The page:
Saturday, March 28, 2009

Julian Schnabel

Where do we even begin? Artist, film director and interior designer. Born in Brooklyn in 1951, Julian Schnabel became famous for his paintings on broken plates.

'Portrait of Olatz', named after his beautiful Spanish wife whom he apparently wooed by executing a series of paintings prominently featuring her name.

This painting is one of a series that was supposedly based on a picture of a blonde haired girl he stumbled upon while visiting a thrift store. He deliberately left out the eyes because he wanted people to focus on the whole picture instead of just that feature.

Schnabel's "Christ's Last Day" exhibition at the Gagosian Gallery in Beverly Hills. It featured paintings inspired by a box of X-rays chanced upon while working on his award winning movie 'The Diving Bell and the Butterfly' in France. The picture above from the LA Times really gives you a true sense of how large the works are.

“I’m as close to Picasso as you’re going to get in this fucking life,” he famously said earlier in his career.

After having won the Best Director award at Cannes however, he describes his range of interests in a comparatively modest way - "I’m like a crop rotator. One season is carrots, one season it’s potatoes. There must be part of my brain that is restored.”

The film was adapted from a memoir by Jean-Dominique Bauby, the rakish editor of French Elle who had a stroke at the age of 43. Left paralyzed, with only the ability to move an eyelid, he learned to communicate by blinking and through this means managed to write his book which was published days before his death in 1996.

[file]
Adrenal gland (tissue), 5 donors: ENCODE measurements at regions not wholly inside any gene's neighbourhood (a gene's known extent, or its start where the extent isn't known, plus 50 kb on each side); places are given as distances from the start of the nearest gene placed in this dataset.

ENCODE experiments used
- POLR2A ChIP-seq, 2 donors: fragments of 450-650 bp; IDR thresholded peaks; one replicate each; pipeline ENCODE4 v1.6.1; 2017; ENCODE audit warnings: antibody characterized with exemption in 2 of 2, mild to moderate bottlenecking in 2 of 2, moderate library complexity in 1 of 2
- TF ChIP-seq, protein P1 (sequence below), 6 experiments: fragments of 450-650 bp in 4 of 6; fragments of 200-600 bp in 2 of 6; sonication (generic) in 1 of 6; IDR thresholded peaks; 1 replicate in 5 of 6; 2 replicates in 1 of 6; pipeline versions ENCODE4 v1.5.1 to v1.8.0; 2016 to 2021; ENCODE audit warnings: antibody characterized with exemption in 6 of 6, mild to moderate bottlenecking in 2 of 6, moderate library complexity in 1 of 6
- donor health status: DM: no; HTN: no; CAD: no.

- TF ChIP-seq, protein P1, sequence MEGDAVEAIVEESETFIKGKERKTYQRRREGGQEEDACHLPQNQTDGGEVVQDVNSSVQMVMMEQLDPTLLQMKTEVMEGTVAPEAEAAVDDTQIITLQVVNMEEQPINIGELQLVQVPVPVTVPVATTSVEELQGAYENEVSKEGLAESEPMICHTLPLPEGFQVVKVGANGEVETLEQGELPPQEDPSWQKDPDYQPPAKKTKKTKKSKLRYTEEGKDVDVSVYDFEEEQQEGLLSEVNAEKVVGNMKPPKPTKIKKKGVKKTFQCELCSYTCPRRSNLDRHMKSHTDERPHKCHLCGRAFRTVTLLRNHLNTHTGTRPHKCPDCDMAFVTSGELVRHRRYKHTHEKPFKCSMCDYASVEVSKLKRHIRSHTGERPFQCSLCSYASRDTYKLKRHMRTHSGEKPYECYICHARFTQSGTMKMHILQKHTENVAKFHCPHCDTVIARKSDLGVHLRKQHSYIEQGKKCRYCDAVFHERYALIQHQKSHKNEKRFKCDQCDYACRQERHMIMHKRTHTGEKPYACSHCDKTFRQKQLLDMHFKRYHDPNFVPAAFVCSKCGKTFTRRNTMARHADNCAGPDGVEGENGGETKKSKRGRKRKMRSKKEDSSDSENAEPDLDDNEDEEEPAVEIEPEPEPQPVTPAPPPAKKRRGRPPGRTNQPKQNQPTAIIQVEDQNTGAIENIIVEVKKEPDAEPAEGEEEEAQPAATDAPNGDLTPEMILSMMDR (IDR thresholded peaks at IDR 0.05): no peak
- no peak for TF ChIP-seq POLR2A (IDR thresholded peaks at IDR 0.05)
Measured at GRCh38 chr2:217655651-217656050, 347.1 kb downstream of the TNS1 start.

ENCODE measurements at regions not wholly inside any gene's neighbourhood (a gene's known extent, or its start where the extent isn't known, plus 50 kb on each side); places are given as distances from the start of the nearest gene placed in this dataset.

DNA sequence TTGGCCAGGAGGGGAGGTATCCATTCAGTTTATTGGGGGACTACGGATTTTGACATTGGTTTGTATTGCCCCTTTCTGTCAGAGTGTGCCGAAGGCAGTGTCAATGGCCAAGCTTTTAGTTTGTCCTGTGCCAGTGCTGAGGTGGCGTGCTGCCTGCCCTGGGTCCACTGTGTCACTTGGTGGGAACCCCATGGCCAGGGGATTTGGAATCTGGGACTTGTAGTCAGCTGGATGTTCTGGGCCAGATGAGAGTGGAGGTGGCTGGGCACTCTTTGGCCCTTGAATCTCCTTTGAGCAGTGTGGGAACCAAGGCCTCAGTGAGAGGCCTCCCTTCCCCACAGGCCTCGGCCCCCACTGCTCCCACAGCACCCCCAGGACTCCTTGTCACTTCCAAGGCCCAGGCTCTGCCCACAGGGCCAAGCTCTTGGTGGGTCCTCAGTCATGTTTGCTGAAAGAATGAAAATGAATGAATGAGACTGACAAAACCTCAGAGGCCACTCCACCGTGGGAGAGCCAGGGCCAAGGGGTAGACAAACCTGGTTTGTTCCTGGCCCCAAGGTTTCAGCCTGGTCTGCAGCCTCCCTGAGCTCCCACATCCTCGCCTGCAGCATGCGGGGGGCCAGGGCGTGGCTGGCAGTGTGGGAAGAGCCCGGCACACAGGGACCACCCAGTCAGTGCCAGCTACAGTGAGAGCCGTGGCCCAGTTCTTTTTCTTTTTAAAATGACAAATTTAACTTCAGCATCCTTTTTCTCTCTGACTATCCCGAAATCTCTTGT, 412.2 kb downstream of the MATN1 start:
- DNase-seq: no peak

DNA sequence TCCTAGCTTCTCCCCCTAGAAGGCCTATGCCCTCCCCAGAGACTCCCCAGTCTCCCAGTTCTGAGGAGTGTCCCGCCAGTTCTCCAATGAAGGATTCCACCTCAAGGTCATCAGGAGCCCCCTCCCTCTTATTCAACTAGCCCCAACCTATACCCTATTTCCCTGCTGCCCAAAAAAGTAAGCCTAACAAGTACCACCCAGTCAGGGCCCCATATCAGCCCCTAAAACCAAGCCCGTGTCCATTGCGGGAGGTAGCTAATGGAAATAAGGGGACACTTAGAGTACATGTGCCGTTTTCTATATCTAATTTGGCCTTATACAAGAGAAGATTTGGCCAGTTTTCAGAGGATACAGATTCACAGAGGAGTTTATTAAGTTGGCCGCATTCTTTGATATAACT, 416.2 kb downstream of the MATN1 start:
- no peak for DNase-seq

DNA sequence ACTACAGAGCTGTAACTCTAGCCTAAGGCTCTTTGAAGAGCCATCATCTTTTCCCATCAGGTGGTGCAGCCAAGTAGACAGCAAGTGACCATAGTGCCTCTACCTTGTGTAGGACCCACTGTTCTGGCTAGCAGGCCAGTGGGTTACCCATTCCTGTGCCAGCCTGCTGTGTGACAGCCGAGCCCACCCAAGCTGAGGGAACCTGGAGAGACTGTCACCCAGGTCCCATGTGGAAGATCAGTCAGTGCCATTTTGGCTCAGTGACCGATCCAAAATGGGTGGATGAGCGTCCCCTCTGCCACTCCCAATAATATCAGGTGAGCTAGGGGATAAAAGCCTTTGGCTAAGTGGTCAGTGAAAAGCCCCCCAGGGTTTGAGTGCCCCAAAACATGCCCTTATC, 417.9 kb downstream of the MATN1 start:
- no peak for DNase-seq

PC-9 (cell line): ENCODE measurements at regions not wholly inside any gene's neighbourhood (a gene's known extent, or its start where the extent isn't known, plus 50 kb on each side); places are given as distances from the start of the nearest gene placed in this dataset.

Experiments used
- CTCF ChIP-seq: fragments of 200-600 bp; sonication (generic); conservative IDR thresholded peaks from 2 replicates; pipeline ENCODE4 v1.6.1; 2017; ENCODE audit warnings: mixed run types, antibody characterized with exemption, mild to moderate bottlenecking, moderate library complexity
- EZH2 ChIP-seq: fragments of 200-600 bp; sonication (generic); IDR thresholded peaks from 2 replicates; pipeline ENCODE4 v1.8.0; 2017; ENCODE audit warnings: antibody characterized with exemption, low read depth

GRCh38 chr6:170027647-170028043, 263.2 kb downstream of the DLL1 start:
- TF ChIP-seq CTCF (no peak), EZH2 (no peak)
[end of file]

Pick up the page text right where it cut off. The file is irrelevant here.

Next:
Art with a touch of Asia

The grand yet inviting lobby of the Gramercy Park Hotel which Julian Schnabel had a hand in decorating. Unsurprisingly, it boosts more than a few of his own works but also works by Andy Warhol, Cy Twombly, Richard Prince, Jean-Michel Basquiat and Damien Hirst.

The Hotel on New York's Lexington Avenue is described as "rock n roll baroque" by owner Ian Schrager, "If there’s a message here it’s about individuality".

Old-fashioned luxury inflected by a modern art collection, many pieces so large that art movers had to roll out and restretch canvases that couldn't fit through the door in their frames.

Julian Schnabel's "Suddenly Last Summer (Picasso Painting No. 2)",
"Blue Japanese Painting No. 3" and "Teddy Bear’s Picnic" accompanied by Warhol’s "Rorschach" and Cy Twombley's "Bacchus" are some of the undeniably eye-catching pieces that transports guests into an Art Musuem without even having to leave the comfort of the Hotel.

If you can't get a room reservation on your next trip, the bar's still a definite place to visit!

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